Pass the Pain: Epigenetics of Black Health

By: Natasha Duggan, MSPH

Minorities and African Americans in particular are disproportionately affected by various chronic diseases in comparison to their white counterparts. Diseases including obesity, diabetes, cancer and asthma are much more prevalent in the black community. The question is …why?

It is in part due to genetics. Some illnesses like diabetes have a genetic component, meaning risk of disease is passed down in your family through your DNA. However, genetics alone does not account for the disproportion of some diseases found only in certain populations or neighborhoods. These findings can be explained by epigenetics.

Epigenetics refers to the changes that occur in gene expression-turning genes on and off- without changing the actual DNA sequence.1 Epigenetic changes happen naturally but can be influenced by things like age, environmental exposures, and disease. In many instances epigenetic changes are reversible, but they are sometimes irreversible and affect a person for life.1 Exposure to different environmental factors can cause epigenetic changes which result in diseases like cancer, obesity, diabetes, and asthma. Increased and prolonged exposure to adverse environmental factors increases the likelihood of epigenetic changes being irreversible.1

Epigenetic changes go beyond effecting the person being exposed to adverse environmental factors. Epigenetic changes can be hereditary. If a pregnant woman is exposed to certain environmental factors, the epigenetics of her child may be permanently altered, resulting in an increased risk of chronic disease.1,2 One of the most famous and well-studied examples of this is the Dutch Famine. In the later years of World War II, pregnant women who experienced famine gave birth to children with increased incidences of both heart disease and obesity due to the epigenetic changes which occurred while they were still in the womb.1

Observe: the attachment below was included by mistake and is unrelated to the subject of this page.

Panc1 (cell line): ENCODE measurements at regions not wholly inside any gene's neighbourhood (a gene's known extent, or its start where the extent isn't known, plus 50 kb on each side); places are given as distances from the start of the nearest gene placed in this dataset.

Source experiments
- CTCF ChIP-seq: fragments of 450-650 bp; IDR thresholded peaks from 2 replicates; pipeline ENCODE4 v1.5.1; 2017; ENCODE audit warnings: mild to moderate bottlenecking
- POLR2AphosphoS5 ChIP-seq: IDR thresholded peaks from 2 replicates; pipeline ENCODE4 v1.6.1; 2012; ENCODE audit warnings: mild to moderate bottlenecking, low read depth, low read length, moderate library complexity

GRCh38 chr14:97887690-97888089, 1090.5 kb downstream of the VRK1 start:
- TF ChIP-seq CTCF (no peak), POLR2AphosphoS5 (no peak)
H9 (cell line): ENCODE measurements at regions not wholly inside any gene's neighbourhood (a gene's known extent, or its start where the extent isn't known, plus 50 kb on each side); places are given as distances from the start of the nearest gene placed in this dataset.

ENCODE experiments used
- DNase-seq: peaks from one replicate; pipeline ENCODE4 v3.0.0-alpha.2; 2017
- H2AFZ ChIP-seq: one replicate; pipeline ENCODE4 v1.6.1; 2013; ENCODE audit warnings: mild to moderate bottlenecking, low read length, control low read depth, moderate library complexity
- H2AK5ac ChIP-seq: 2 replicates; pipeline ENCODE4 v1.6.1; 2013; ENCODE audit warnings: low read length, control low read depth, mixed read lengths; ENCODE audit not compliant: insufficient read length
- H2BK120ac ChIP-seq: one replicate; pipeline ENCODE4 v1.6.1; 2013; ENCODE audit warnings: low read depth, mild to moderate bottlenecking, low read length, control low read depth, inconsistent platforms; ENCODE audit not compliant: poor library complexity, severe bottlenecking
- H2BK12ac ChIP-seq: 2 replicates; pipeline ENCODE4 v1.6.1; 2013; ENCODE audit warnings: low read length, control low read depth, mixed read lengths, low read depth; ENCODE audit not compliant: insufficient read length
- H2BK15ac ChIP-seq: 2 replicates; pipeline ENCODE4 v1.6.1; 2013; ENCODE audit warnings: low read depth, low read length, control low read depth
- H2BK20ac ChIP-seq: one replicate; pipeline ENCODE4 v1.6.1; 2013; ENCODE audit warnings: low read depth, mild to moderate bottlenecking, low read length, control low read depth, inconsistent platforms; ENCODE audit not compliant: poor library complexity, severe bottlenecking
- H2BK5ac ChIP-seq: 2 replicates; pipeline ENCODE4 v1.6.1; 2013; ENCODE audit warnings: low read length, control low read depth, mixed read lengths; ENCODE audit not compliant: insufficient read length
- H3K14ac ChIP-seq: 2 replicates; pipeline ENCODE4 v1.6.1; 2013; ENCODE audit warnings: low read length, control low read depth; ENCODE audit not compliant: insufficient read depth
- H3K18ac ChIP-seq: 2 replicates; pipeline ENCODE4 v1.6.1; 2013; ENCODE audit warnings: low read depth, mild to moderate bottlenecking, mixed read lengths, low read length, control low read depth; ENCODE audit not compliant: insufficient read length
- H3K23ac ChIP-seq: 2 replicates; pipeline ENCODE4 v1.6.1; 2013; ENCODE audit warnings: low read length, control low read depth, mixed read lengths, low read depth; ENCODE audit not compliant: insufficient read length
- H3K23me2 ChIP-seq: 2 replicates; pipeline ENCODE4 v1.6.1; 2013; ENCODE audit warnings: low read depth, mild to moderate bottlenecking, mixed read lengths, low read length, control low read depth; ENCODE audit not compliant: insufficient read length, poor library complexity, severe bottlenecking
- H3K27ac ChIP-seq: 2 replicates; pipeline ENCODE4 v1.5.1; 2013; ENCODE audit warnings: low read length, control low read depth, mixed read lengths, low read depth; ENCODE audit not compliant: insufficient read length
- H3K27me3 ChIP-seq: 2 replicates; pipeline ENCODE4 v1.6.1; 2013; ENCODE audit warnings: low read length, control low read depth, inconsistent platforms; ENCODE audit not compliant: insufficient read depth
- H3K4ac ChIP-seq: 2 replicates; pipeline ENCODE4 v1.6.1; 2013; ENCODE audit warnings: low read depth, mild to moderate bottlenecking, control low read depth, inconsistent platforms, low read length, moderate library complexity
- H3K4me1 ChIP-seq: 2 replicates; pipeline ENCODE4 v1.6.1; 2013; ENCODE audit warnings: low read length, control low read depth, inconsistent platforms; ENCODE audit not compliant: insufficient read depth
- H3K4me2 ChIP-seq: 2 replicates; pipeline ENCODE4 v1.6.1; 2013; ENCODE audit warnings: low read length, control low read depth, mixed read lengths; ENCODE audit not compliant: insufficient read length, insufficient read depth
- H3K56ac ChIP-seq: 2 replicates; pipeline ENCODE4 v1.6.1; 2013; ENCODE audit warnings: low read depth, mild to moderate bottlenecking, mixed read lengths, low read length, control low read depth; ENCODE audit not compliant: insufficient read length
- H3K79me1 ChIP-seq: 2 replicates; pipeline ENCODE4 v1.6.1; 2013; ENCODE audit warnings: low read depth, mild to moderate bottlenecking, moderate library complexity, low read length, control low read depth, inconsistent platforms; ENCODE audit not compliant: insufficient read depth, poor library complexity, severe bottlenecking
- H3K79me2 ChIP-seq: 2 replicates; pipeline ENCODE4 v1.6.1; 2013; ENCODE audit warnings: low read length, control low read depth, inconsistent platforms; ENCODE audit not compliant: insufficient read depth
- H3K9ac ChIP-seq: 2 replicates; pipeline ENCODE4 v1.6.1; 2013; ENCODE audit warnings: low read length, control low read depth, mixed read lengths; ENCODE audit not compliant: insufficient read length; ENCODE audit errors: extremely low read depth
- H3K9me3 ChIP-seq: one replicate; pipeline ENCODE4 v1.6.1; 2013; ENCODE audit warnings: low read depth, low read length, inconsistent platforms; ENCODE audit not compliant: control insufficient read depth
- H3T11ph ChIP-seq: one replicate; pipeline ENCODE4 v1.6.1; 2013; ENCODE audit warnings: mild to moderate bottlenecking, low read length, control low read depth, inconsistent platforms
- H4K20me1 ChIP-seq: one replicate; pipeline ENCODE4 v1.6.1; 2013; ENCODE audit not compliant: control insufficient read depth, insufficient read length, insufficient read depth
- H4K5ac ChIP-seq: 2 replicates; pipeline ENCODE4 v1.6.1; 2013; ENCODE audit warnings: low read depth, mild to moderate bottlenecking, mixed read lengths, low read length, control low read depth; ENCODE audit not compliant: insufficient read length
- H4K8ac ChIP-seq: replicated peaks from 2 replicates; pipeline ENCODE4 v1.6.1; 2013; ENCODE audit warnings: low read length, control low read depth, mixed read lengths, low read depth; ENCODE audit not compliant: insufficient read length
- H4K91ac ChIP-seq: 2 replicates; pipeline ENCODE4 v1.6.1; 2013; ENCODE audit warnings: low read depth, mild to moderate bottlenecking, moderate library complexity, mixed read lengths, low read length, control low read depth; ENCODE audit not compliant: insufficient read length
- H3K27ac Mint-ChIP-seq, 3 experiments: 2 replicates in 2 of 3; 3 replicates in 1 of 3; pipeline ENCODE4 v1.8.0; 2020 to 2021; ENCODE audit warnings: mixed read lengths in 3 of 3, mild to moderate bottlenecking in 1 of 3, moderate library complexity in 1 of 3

So why is epigenetics so important to minority communities? Epigenetics partially explain why minority populations are disproportionately affected by some chronic diseases. An example of this includes the effects antibiotics have on infants before they are even born. Antibiotics are the most common drugs prescribed to pregnant women. Scientists have found that when pregnant women take antibiotics they are more likely to have a child with low birth weight2. In turn, these children often under-go catch-up growth in early childhood, which often results in obesity2. Although this phenomena occurs across all races, it is much more common in black women.2

So what is going on to make this happen? The taking of antibiotics while pregnant creates a stressful environment for the fetus, so to ensure its survival epigenetic changes occur.  Once the child is born and is no longer in a harsh environment they tend to become obese due to the fact that the epigenetic changes which occurred when they were still in the womb are still in effect.2  However, it is not just antibiotics that can cause these epigenetic changes. Many pharmaceutical drugs also cause epigenetic changes, increasing the risk of heart disease, cancer, neurological and cognitive disorders, obesity, diabetes, infertility, and sexual dysfunction3. Because of this it is very important to be careful what goes into your body.3